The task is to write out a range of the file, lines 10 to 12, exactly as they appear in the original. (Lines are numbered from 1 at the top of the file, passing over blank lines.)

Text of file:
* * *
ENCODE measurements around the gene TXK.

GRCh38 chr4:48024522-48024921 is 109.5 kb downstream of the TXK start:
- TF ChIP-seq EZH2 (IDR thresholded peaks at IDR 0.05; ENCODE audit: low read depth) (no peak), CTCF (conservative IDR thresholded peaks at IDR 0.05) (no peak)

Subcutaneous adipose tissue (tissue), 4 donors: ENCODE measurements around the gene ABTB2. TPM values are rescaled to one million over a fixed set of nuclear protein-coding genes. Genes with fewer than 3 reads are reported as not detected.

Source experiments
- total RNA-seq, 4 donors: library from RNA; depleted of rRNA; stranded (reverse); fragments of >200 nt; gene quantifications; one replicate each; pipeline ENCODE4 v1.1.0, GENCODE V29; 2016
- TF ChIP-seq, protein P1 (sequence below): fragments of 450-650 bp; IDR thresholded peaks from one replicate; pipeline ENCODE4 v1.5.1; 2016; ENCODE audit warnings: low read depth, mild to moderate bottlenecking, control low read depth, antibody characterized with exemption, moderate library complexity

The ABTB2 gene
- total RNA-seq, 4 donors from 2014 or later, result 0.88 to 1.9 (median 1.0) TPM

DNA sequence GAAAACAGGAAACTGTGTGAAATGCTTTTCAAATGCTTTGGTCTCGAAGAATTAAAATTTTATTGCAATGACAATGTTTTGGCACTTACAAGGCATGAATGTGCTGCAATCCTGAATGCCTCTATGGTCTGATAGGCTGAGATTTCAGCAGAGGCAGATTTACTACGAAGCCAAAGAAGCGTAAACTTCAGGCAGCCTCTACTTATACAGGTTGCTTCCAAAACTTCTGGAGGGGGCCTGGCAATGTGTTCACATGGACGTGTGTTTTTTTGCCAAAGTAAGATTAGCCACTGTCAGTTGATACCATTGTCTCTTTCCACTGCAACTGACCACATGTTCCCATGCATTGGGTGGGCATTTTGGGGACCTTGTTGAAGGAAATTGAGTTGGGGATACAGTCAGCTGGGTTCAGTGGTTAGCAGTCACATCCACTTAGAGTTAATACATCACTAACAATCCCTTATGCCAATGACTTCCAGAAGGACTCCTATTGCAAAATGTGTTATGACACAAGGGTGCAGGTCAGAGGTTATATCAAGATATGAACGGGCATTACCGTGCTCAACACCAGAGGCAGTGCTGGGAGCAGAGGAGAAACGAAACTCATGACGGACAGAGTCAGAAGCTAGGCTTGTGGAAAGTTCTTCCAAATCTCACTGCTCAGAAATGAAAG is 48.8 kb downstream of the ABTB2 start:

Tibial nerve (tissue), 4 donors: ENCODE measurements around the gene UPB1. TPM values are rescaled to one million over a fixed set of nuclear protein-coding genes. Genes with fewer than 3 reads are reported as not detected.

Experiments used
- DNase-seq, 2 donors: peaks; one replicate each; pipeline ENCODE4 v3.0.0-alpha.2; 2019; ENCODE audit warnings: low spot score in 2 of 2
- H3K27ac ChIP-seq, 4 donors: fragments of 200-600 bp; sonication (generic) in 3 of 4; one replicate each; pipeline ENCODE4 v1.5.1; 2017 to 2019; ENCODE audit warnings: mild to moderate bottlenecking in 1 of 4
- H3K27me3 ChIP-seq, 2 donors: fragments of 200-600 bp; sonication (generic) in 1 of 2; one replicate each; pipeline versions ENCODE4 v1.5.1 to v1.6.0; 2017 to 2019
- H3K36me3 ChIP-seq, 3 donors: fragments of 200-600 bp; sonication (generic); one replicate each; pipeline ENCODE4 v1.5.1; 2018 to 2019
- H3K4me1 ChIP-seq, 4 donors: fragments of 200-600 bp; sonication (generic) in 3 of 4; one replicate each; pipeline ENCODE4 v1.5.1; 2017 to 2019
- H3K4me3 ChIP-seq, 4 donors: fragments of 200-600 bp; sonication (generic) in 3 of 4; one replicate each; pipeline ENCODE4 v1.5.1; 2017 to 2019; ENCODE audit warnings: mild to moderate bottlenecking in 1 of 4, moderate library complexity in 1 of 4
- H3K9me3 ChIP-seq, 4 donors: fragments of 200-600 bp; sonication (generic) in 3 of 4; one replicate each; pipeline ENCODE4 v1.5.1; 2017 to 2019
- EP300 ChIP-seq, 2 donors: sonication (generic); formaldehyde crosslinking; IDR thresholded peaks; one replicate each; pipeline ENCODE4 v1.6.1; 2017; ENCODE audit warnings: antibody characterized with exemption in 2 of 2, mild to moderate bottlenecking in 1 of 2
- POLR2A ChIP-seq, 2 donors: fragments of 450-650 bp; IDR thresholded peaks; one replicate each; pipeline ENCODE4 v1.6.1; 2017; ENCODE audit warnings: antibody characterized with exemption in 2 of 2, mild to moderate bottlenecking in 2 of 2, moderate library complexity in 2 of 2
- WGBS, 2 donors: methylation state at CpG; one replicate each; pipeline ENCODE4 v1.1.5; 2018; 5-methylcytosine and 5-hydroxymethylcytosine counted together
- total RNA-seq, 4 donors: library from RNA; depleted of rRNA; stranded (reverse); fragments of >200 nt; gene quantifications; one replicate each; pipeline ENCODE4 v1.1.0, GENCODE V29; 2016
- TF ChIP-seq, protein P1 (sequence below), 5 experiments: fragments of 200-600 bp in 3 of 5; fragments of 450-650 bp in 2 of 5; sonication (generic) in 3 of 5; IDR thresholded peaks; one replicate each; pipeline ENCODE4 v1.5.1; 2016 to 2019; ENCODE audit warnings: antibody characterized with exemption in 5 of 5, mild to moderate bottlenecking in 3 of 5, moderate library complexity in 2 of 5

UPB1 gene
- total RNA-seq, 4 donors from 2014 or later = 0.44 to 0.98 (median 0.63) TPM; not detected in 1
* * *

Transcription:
DNA sequence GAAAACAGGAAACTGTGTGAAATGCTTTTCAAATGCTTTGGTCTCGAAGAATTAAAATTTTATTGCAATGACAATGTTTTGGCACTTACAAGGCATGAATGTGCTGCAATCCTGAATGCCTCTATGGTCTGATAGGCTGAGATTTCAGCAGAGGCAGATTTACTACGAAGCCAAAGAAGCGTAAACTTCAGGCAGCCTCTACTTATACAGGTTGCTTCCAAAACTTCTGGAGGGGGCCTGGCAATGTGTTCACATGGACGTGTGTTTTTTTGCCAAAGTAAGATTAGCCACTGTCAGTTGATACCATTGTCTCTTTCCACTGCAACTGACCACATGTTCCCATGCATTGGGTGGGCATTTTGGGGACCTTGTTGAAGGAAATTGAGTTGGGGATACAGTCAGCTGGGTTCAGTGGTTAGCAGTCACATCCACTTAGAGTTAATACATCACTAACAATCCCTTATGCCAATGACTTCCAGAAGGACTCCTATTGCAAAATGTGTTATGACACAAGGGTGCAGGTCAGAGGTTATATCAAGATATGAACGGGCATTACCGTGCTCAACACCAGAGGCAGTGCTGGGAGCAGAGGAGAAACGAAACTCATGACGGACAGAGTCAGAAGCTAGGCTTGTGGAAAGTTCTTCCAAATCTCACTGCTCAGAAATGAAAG is 48.8 kb downstream of the ABTB2 start:

Tibial nerve (tissue), 4 donors: ENCODE measurements around the gene UPB1. TPM values are rescaled to one million over a fixed set of nuclear protein-coding genes. Genes with fewer than 3 reads are reported as not detected.

Experiments used